Cumont's conclusions are supported by a number of archaeological findings."Reliefs on the many Mithraic altars scattered around Europe invariably show the godMithras killing the 'Bull of Heaven', a scene clearly echoing that of the slaughter of theuniquely-createdPrimal bullby Ahriman and recounted in the
 Bundahishen
. (It alsoresembles a similar Mesopotamian myth from the Gilgamesh epic.) What is more, thisscene contains other imagery which is also identifiably Zoroastrian, such as the dog wholeaps up in apparent approval of Mithras' deed; thedog,...is an important creature inZoroastrianism, essential to certain death rites. The snake, an Ahrimanic [demonic]creature, which can be seen under the bull's body, is shown attempting to prevent thefruits of the sacrifice, the blood of the bull, from making contact with the earth and givingit life."- Peter Clark,
 Zoroastrianism, An Introduction to an Ancient Faith
, p. 158Some contemporary scholars, however, disagree with Cumont's conclusions."It is probable...that the western Mithras had its roots in a daevic cult of the god as practiced in Mesopotamia and Anatolia, and not in the cult of the Zoroastrianized Mithrain Iran. The western Mithras is a savior god in an era of savior gods."- Richard N. Frye,
The Heritage of Persia
 "One of the most elusive and hotly debated issues in the study of Zoroastrianism is the precise nature of the connection between the Iranian deity Mithra and the military RomanMithraic mystery cult, a connection which seems on the one hand so conclusive' and yeton the other so disturbingly remote. Even the historical problem of the manner of Mithra's arrival on the Roman scene remains unanswered. Some scholars have suggestedthat the conscription of Persian soldiers into the Roman army may account for it; others believe that Roman Mithraism was in fact a totally separate religion from its inceptionand was merely given a Persian 'gloss' to make it attractive to a population obsessed withthe cryptic and inscrutable cast. Still others connect the Roman cult with Anatolia, whereMithra was known to be venerated in the company of other deities familiar toZoroastrianism such as Anahita. There is little we can say about its journey west with anycertainty, since it was evidently a cult which seemingly functioned without the need for texts (there are none remaining which, given the geographical area covered by the cult atits most popular, strongly suggests that none were ever written down), and the fewinscriptions that do survive often merely illuminate the subjects of the carvings theyaccompany, revealing nothing substantial about the cult's origins. The cult whichvenerated Mithra in Roman circles (where he is traditionally known as Mithras), andwhich enjoyed a life of nearly 400 years, was esoteric, confined to male members of theRoman military and political elite (though traders and even slaves may have been eligiblefor membership), and demanded a series of seven graded initiation rites."- Peter Clark,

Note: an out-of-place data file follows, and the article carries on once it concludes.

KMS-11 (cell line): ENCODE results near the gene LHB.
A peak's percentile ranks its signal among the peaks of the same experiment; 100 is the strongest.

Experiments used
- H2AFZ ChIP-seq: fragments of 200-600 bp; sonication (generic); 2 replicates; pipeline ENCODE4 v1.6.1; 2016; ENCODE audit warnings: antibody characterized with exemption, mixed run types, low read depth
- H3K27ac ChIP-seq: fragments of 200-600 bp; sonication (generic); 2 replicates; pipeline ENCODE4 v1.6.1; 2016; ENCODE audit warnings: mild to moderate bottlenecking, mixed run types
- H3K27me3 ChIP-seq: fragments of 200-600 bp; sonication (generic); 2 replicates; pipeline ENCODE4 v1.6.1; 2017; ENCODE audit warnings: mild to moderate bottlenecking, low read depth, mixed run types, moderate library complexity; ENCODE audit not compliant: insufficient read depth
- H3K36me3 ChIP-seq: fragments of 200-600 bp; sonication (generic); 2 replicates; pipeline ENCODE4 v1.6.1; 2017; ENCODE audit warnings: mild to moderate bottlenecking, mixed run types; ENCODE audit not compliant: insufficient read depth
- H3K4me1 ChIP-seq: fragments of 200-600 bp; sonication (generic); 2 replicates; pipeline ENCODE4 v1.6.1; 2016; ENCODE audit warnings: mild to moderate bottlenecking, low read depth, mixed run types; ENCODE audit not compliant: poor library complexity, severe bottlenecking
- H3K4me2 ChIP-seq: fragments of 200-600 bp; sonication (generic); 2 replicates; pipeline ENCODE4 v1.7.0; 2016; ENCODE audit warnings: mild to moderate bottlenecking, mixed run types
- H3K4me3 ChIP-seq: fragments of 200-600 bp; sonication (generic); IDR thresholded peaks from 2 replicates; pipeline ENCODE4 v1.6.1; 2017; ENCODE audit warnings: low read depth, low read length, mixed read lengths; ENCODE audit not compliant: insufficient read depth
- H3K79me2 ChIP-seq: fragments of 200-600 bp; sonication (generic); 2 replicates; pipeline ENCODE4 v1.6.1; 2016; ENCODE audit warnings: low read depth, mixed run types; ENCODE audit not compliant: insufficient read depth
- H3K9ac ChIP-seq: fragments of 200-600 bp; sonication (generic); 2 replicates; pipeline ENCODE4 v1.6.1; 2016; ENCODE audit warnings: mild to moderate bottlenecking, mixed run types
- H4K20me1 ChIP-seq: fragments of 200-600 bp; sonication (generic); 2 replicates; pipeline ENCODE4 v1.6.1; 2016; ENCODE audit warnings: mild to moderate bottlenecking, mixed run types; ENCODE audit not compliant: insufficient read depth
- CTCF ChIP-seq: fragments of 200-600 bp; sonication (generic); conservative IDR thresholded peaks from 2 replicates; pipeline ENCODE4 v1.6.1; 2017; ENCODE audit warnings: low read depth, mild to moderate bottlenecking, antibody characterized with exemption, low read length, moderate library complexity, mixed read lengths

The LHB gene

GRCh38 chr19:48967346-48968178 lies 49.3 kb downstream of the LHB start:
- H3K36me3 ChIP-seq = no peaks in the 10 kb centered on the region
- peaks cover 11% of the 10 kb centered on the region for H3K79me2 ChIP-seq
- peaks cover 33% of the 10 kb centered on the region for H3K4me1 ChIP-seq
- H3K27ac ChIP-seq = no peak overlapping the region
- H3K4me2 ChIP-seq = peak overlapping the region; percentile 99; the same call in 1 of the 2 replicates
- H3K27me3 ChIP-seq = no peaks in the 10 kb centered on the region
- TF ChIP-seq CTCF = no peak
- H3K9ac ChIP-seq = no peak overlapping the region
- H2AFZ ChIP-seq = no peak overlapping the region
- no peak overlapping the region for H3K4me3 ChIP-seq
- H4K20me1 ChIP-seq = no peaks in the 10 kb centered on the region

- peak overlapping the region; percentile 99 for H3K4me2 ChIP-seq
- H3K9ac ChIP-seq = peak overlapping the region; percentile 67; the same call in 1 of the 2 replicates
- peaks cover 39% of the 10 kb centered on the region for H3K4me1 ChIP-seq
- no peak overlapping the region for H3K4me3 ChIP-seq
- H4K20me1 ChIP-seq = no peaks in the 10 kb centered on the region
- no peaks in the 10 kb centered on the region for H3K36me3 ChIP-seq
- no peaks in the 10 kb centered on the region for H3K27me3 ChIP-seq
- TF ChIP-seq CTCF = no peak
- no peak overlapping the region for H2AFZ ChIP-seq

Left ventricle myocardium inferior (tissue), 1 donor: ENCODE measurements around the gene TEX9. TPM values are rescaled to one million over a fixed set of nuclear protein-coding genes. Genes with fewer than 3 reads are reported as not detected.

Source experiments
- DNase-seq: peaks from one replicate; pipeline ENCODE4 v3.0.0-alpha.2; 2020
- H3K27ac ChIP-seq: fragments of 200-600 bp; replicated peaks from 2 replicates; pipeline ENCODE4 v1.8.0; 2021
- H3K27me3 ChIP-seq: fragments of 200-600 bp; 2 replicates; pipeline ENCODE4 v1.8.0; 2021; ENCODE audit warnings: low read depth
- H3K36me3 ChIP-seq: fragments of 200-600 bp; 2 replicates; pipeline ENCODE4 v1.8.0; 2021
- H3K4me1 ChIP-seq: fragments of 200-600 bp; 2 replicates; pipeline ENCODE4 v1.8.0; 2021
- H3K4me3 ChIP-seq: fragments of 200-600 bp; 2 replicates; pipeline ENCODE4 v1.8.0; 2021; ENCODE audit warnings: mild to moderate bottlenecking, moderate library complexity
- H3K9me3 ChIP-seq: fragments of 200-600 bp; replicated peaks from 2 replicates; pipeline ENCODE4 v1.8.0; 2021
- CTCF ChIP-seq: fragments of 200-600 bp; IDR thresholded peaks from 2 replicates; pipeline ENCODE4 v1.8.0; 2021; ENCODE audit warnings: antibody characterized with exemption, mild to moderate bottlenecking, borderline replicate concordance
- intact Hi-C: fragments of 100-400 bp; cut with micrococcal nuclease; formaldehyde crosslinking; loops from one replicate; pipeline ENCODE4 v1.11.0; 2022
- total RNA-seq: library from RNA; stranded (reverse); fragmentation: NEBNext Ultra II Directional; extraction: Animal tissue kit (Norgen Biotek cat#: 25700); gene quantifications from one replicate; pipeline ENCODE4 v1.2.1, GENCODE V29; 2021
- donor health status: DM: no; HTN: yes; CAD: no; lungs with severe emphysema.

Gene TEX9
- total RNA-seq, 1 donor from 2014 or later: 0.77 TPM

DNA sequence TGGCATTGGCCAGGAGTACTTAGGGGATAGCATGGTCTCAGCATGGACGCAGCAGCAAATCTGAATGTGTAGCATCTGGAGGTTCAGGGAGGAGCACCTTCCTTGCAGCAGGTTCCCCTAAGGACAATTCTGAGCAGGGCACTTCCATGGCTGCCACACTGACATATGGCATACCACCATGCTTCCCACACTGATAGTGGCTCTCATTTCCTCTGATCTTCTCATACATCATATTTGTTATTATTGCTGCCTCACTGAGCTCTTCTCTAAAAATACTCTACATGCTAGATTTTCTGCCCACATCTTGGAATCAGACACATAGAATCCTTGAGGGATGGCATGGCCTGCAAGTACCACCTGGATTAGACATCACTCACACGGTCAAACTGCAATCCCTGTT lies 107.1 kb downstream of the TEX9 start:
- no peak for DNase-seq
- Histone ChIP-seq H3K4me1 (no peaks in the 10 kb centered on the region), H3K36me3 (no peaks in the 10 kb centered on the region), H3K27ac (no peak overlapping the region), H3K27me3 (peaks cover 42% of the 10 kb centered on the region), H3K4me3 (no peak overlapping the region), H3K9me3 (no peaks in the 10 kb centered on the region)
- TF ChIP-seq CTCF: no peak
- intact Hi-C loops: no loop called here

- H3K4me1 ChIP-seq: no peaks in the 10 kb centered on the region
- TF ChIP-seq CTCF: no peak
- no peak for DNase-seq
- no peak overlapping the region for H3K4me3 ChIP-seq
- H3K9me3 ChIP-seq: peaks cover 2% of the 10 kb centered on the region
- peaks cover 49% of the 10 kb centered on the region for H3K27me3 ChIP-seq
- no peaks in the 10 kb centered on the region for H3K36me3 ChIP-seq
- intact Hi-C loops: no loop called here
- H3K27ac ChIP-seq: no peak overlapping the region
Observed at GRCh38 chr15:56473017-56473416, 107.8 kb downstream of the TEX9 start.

Zoroastrianism, An Introduction to an Ancient Faith
, p. 157